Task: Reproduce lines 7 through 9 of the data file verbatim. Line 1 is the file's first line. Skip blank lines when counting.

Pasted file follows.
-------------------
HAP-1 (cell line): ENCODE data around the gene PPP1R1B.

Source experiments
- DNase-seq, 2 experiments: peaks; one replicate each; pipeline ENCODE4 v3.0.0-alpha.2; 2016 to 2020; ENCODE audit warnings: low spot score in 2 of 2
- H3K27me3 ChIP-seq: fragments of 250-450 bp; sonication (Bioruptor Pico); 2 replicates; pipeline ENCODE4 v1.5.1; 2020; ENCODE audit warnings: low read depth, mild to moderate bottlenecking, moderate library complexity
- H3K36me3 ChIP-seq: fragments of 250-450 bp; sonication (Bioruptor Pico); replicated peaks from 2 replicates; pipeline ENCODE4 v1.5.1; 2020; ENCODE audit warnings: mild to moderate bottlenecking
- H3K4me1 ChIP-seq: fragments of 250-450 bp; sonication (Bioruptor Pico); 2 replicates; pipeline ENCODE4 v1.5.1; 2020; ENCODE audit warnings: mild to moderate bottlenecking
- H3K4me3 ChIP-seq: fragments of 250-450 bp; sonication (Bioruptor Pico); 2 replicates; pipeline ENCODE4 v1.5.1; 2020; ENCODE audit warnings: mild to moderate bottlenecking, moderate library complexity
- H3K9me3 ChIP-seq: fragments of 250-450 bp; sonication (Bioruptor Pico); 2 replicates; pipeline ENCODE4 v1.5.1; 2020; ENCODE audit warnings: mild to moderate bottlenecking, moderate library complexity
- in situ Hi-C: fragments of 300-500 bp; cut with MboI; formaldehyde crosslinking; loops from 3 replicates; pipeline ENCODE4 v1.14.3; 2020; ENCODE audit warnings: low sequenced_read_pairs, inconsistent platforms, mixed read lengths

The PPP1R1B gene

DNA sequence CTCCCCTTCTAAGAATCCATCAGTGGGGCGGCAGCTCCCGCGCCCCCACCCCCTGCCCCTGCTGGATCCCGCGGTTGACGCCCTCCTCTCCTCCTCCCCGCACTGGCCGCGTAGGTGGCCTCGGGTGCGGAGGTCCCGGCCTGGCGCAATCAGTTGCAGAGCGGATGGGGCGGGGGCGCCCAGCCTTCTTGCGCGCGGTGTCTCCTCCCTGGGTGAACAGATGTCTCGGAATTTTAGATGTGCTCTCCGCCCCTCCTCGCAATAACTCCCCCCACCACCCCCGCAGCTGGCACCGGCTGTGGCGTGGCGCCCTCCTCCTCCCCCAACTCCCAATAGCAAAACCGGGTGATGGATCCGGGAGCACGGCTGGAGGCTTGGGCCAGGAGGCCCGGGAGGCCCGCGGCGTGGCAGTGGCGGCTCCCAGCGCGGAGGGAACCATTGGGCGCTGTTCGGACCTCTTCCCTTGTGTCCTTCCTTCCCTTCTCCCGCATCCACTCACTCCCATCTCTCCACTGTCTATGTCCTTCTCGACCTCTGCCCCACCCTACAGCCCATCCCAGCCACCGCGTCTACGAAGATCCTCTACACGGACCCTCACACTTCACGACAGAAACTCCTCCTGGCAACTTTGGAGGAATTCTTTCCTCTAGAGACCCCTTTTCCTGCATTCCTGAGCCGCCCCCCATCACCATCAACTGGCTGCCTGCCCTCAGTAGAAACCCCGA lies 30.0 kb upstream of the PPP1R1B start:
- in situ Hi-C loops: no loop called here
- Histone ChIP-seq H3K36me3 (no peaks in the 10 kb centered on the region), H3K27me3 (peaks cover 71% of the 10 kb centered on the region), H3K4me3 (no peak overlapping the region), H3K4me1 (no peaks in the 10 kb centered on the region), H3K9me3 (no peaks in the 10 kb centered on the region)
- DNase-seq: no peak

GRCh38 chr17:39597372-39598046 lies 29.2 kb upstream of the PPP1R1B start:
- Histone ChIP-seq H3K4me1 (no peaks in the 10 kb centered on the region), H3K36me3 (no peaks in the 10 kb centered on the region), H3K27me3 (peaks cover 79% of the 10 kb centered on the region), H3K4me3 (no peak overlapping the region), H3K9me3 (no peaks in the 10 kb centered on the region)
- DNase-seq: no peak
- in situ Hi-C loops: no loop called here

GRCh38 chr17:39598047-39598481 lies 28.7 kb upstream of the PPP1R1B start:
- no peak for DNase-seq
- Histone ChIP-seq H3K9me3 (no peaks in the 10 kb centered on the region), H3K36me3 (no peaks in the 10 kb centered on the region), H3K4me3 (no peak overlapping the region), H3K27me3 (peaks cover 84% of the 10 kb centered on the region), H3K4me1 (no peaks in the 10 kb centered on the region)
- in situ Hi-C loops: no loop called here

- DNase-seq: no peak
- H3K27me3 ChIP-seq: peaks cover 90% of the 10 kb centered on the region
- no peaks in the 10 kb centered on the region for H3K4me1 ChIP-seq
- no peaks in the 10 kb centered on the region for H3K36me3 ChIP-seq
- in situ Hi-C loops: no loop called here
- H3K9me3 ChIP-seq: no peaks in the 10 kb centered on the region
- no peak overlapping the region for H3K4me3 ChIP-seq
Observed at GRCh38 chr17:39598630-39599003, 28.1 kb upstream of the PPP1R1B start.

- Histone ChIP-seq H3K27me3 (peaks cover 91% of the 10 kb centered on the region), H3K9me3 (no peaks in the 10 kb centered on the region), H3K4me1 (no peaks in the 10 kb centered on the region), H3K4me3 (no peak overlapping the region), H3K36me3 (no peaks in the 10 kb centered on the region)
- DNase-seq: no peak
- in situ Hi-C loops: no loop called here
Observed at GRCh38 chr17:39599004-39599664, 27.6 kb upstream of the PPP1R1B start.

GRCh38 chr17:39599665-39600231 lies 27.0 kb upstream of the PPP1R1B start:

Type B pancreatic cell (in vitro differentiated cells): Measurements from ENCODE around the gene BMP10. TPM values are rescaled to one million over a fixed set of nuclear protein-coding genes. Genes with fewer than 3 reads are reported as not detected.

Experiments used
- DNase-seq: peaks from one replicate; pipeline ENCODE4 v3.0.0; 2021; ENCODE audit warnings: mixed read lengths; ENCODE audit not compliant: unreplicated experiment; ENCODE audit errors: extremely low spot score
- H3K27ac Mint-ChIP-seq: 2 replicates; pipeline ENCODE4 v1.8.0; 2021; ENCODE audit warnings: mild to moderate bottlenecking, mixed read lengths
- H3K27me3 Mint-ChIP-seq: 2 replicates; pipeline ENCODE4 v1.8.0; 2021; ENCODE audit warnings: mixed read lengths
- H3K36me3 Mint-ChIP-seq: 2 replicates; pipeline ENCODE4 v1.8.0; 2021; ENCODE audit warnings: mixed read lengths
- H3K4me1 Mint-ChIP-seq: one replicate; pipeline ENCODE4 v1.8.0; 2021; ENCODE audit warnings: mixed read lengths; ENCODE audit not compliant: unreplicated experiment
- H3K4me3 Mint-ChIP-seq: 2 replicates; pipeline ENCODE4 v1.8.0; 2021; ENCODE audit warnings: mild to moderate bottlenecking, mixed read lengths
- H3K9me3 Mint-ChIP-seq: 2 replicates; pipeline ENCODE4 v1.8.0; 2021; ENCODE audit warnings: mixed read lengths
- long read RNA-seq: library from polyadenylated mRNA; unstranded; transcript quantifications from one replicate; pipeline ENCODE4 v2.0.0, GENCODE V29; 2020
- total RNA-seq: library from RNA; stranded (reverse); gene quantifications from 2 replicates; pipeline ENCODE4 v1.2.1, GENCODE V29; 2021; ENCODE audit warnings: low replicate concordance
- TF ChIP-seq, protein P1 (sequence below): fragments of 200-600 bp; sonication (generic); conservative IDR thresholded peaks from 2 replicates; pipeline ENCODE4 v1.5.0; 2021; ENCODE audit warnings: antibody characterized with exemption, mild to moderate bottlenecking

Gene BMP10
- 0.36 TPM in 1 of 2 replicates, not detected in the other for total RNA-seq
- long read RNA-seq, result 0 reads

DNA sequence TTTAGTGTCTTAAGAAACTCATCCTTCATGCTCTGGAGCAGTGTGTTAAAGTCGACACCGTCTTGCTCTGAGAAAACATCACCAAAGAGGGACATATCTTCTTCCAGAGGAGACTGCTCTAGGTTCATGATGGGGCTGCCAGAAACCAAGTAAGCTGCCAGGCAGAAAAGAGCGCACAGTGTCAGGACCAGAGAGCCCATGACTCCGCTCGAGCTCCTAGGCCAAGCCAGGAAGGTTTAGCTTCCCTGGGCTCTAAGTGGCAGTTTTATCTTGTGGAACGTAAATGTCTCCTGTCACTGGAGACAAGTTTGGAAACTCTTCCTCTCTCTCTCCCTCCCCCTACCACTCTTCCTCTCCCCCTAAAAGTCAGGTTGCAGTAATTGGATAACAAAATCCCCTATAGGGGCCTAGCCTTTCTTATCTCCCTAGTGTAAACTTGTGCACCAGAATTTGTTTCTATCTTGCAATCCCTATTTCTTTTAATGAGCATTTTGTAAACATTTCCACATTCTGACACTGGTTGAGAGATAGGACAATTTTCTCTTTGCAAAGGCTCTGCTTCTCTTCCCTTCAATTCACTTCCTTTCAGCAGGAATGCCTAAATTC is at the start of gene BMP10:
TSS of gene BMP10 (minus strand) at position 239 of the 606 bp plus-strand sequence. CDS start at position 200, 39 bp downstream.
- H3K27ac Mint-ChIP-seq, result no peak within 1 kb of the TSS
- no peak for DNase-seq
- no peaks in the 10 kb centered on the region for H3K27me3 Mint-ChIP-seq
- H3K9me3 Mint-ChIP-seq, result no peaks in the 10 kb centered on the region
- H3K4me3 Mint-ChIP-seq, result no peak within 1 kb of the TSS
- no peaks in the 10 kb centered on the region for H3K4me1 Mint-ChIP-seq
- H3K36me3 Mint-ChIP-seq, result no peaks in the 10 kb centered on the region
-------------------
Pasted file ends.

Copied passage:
- H3K4me3 ChIP-seq: fragments of 250-450 bp; sonication (Bioruptor Pico); 2 replicates; pipeline ENCODE4 v1.5.1; 2020; ENCODE audit warnings: mild to moderate bottlenecking, moderate library complexity
- H3K9me3 ChIP-seq: fragments of 250-450 bp; sonication (Bioruptor Pico); 2 replicates; pipeline ENCODE4 v1.5.1; 2020; ENCODE audit warnings: mild to moderate bottlenecking, moderate library complexity
- in situ Hi-C: fragments of 300-500 bp; cut with MboI; formaldehyde crosslinking; loops from 3 replicates; pipeline ENCODE4 v1.14.3; 2020; ENCODE audit warnings: low sequenced_read_pairs, inconsistent platforms, mixed read lengths